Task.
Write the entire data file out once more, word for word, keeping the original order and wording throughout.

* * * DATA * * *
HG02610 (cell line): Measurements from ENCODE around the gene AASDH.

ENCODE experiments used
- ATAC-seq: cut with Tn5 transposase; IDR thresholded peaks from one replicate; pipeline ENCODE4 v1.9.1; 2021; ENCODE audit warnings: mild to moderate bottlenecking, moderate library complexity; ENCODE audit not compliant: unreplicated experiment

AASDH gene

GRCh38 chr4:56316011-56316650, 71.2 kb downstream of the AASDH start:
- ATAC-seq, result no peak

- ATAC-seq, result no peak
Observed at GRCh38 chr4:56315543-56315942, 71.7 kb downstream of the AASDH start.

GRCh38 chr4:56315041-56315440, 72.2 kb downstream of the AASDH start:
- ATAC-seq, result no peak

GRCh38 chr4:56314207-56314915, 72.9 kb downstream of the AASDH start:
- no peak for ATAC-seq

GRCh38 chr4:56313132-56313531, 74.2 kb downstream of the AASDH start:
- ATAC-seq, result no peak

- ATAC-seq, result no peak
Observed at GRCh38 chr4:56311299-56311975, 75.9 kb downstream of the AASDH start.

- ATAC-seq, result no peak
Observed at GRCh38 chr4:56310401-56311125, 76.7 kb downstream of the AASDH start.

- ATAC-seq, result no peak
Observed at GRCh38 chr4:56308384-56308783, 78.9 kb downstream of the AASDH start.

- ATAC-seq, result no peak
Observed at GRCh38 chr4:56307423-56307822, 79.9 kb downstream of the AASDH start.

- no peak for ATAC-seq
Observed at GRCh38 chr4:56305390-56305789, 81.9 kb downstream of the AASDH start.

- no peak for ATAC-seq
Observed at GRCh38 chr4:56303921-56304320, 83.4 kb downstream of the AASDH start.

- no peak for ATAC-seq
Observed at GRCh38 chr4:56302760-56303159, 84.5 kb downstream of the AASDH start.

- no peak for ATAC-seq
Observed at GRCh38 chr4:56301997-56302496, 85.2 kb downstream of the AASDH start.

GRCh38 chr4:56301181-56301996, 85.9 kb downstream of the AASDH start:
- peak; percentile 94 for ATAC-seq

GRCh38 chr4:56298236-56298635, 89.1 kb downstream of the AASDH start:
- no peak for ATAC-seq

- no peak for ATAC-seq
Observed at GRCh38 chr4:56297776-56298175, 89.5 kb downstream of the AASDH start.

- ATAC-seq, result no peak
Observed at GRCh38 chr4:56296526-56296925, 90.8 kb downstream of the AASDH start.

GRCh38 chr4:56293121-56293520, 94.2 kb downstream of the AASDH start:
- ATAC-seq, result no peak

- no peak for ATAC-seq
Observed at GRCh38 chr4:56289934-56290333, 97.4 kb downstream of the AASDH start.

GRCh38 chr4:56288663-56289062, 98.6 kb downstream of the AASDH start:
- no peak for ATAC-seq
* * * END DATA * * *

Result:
HG02610 (cell line): Measurements from ENCODE around the gene AASDH.

ENCODE experiments used
- ATAC-seq: cut with Tn5 transposase; IDR thresholded peaks from one replicate; pipeline ENCODE4 v1.9.1; 2021; ENCODE audit warnings: mild to moderate bottlenecking, moderate library complexity; ENCODE audit not compliant: unreplicated experiment

AASDH gene

GRCh38 chr4:56316011-56316650, 71.2 kb downstream of the AASDH start:
- ATAC-seq, result no peak

- ATAC-seq, result no peak
Observed at GRCh38 chr4:56315543-56315942, 71.7 kb downstream of the AASDH start.

GRCh38 chr4:56315041-56315440, 72.2 kb downstream of the AASDH start:
- ATAC-seq, result no peak

GRCh38 chr4:56314207-56314915, 72.9 kb downstream of the AASDH start:
- no peak for ATAC-seq

GRCh38 chr4:56313132-56313531, 74.2 kb downstream of the AASDH start:
- ATAC-seq, result no peak

- ATAC-seq, result no peak
Observed at GRCh38 chr4:56311299-56311975, 75.9 kb downstream of the AASDH start.

- ATAC-seq, result no peak
Observed at GRCh38 chr4:56310401-56311125, 76.7 kb downstream of the AASDH start.

- ATAC-seq, result no peak
Observed at GRCh38 chr4:56308384-56308783, 78.9 kb downstream of the AASDH start.

- ATAC-seq, result no peak
Observed at GRCh38 chr4:56307423-56307822, 79.9 kb downstream of the AASDH start.

- no peak for ATAC-seq
Observed at GRCh38 chr4:56305390-56305789, 81.9 kb downstream of the AASDH start.

- no peak for ATAC-seq
Observed at GRCh38 chr4:56303921-56304320, 83.4 kb downstream of the AASDH start.

- no peak for ATAC-seq
Observed at GRCh38 chr4:56302760-56303159, 84.5 kb downstream of the AASDH start.

- no peak for ATAC-seq
Observed at GRCh38 chr4:56301997-56302496, 85.2 kb downstream of the AASDH start.

GRCh38 chr4:56301181-56301996, 85.9 kb downstream of the AASDH start:
- peak; percentile 94 for ATAC-seq

GRCh38 chr4:56298236-56298635, 89.1 kb downstream of the AASDH start:
- no peak for ATAC-seq

- no peak for ATAC-seq
Observed at GRCh38 chr4:56297776-56298175, 89.5 kb downstream of the AASDH start.

- ATAC-seq, result no peak
Observed at GRCh38 chr4:56296526-56296925, 90.8 kb downstream of the AASDH start.

GRCh38 chr4:56293121-56293520, 94.2 kb downstream of the AASDH start:
- ATAC-seq, result no peak

- no peak for ATAC-seq
Observed at GRCh38 chr4:56289934-56290333, 97.4 kb downstream of the AASDH start.

GRCh38 chr4:56288663-56289062, 98.6 kb downstream of the AASDH start:
- no peak for ATAC-seq